MUMBAI - INDIA - January 26, 2020: Farmers of Maharashtra state take part in a rally to support protesting farmers against the central government's recent agricultural reforms at Azad Maidan.
MUMBAI - INDIA - January 26, 2020: Farmers of Maharashtra state take part in a rally to support protesting farmers against the central government's recent agricultural reforms at Azad Maidan.

Sustainable trade should be at the heart of India’s G20 presidency

India took over the G20 presidency from Indonesia on the first of December.

This year’s theme – One Earth, One Family, One Future – reflects a desire to ensure economic growth is balanced with respect for environmental and other social considerations. At the same time, the UK and India are negotiating a trade deal where sustainable development is barely mentioned.

Under Indonesia’s presidency, the 2022 G20 Leaders’ Declaration reiterated the importance of making urgent progress towards the UN Sustainable Development Goals (SDGs), particularly given that multiple global crises are currently hindering progress. Trade deals can have a powerful effect on parties’ ability to achieve the SDGs.

The trade liberalisation that trade deals facilitate has the potential to support the achievement of the SDGs, but if they are not well designed, deals can displace workers, negatively impact social and environmental protections and facilitate bad business practices. The Chair’s summary of the latest meeting of G20 Trade and Investment Ministers shows that members recognise the relationship between trade and sustainable development, and are keen to ensure they are aligned. However, these statements have not been incorporated into negotiations towards a trade deal between the UK and India.

The UK and India are about to launch the sixth round of negotiations for their bilateral trade deal. There are several concerning elements of this trade deal, not least that the UK is pursuing a deal in the context of serious human rights violations in India, including the detention of UK national Jagtar Singh Johal for five years without trial. The trade deal itself could undermine several of the UN SDGs, such as SDG 13 which commits parties to “take urgent action to combat climate change and its impacts.”

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As it stands, the UK’s assessment predicts that the deal will cause an increase in greenhouse gas (GHG) emissions when the world has long agreed a dramatic reduction is needed to tackle the climate crisis. A scoping assessment of the deal with India carried out by the UK government estimated overall GHG emissions would increase between 0.08% and 0.14%. It also found that trade-related transport emissions would increase by 18% to 36%, depending on the depth of the deal.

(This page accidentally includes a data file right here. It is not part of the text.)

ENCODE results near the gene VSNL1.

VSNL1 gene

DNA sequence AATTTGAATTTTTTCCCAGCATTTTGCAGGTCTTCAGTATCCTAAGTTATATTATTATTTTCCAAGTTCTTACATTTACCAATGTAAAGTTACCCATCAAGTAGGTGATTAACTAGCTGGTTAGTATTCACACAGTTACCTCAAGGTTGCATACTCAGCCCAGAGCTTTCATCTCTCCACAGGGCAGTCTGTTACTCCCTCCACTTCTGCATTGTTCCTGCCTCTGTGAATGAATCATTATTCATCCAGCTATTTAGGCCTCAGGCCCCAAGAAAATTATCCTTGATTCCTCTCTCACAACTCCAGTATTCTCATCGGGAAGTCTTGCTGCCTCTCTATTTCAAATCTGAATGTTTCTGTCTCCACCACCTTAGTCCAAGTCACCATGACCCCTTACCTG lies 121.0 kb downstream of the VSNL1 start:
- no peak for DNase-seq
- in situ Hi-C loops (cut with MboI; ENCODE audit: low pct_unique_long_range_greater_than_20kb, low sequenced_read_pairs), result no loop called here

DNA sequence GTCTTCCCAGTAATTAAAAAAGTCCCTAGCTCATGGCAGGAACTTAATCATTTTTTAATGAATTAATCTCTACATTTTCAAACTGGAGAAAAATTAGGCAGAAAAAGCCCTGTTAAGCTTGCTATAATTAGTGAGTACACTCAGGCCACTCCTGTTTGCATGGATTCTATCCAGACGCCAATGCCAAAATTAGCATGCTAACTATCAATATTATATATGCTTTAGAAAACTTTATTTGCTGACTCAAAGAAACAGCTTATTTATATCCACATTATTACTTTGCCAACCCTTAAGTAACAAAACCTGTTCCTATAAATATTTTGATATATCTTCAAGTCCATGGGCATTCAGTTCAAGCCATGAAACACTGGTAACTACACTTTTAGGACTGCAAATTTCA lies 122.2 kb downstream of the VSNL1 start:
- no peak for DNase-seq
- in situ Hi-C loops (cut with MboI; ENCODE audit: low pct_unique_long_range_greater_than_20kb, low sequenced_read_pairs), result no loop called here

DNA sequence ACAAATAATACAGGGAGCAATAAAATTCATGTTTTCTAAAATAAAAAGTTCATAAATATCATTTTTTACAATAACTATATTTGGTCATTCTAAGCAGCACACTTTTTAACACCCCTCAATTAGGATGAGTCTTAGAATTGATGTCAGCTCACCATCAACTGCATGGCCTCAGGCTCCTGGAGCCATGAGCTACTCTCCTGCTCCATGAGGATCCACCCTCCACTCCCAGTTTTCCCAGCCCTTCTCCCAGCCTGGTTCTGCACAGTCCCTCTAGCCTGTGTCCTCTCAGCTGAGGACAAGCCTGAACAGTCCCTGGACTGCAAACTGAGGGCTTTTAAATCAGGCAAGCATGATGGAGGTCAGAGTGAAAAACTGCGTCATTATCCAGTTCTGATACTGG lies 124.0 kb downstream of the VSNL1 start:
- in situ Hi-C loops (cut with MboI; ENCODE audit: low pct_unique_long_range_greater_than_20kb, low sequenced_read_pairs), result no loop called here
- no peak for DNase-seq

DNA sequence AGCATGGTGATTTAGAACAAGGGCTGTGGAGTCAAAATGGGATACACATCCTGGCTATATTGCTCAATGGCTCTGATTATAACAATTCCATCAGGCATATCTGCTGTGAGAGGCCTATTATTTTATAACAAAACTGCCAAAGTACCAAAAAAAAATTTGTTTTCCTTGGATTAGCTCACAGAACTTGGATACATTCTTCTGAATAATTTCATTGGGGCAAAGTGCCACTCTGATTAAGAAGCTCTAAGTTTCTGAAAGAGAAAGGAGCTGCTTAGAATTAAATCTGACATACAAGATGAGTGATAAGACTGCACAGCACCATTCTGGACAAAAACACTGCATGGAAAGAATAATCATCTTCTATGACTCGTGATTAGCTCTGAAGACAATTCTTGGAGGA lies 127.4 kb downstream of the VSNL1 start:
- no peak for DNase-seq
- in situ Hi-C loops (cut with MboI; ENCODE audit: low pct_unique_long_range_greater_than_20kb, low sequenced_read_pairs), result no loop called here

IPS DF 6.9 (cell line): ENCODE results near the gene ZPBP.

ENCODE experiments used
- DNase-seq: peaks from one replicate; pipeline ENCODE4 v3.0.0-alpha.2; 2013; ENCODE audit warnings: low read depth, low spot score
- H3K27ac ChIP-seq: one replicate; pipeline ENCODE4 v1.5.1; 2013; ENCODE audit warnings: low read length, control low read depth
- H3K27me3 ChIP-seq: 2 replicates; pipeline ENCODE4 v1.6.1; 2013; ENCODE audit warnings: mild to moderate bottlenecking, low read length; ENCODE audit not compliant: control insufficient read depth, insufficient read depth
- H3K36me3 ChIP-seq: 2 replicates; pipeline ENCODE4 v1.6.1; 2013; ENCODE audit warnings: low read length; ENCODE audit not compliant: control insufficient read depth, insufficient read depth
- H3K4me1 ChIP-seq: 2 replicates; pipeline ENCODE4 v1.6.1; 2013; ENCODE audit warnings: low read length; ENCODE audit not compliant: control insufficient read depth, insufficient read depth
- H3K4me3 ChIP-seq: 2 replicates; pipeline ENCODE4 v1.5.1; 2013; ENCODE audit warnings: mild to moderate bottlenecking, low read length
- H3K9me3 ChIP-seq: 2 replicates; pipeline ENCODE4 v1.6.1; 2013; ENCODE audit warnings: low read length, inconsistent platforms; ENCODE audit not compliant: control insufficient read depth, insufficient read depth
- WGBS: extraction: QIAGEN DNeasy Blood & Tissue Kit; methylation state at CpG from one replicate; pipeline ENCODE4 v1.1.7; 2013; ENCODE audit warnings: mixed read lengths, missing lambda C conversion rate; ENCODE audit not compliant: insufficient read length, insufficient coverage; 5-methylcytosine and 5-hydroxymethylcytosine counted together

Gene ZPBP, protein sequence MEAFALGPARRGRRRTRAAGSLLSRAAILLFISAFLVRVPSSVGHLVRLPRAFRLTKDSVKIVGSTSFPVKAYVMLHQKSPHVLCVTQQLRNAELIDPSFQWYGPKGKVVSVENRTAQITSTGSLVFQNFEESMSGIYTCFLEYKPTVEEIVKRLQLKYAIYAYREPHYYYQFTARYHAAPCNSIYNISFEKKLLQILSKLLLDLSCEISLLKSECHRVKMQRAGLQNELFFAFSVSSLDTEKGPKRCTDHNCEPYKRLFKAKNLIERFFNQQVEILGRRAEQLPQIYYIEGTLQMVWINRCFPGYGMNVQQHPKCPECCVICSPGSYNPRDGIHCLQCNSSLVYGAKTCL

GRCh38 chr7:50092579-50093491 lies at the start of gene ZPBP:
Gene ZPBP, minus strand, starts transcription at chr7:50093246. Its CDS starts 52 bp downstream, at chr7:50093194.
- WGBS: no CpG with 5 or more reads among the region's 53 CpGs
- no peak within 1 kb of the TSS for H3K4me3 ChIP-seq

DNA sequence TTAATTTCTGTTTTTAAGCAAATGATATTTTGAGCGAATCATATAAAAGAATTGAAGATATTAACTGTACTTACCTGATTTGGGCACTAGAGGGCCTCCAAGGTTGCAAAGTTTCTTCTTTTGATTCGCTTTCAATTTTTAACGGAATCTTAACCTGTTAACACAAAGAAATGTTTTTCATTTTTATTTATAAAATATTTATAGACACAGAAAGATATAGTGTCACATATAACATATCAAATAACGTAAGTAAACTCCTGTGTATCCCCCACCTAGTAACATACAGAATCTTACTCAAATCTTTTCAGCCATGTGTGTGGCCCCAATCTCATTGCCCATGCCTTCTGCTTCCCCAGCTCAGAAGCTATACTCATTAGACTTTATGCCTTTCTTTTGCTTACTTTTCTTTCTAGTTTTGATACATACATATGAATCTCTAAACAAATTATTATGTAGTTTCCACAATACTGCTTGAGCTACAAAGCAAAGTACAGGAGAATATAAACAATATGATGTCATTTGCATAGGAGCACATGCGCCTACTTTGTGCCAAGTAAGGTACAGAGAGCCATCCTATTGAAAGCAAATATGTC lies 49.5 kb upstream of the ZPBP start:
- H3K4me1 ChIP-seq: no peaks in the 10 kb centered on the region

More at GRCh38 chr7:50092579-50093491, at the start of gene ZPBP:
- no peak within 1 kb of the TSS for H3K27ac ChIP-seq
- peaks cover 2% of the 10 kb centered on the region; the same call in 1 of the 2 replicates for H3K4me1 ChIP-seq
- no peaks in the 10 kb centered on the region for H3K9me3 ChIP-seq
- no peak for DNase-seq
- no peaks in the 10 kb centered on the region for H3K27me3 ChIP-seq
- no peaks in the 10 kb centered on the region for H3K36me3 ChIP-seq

Increases in emissions in India were not estimated by the assessment, despite the UK acknowledging these were likely to be “significantly greater” than the equivalent sectors in the UK. The scoping assessment also predicts multifaceted environmental degradation including deforestation, habitat and biodiversity loss, air and water pollution. There is no indication that the trade deal will contain provisions to prevent or mitigate these predicted environmental impacts; the most likely outcome is a weak, non-binding chapter on the environment which would not directly address the issues outlined above.

Another key SDG that can be impacted by trade deals is SDG 3, which commits signatories “to ensure healthy lives and promote well-being for all at all ages.” This has become even more urgent since the pandemic. Trade deals can have profound implications for a range of health policies. One of the most controversial in recent years has been medicine pricing. Trade deals contain provisions on intellectual property (IP) protection which can extend patent terms and introduce a range of other measures that restrict the ability of countries to produce more affordable generic medicines.

Around the world, people’s access to essential medicines is restricted by high prices, which is in part caused by IP rights enforced through trade deals. India is the world’s largest exporter of low cost, generic medicines, including for diseases such as HIV and tuberculosis and has long opposed the liberalisation of its IP regime.

The UK’s proposals for the IP chapter in the UK-India trade agreement were recently leaked and if agreed, would lead to significant restrictions on India’s medicines industry, driving up prices for essential medicines sold across the global South and pushing the achievement of SDG 3 out of reach. The leaked proposals show that the UK wants India to change its domestic laws on IP and drug pricing, which would lead to increased monopolies and a detrimental effect on India’s ability to produce affordable and quality-assured medicines.

The theme of India’s G20 presidency is to take a holistic approach to discussions with sustainability and inclusivity high on the agenda. This is an approach that urgently needs to be applied to trade deals, which affect a wide range of policy issues.

India has an opportunity, as president of the G20, to ensure the links between trade and sustainable development are recognised and that trade deals are aligned with achieving the SDGs. Central to this will be to ensure that G20 members recognise the importance of ensuring the priorities of all nations, including those that are not G20 members, and individuals are considered. The UK and India both have an opportunity, during their ongoing bilateral negotiations, to demonstrate that this can be done but this requires a significant change of direction.


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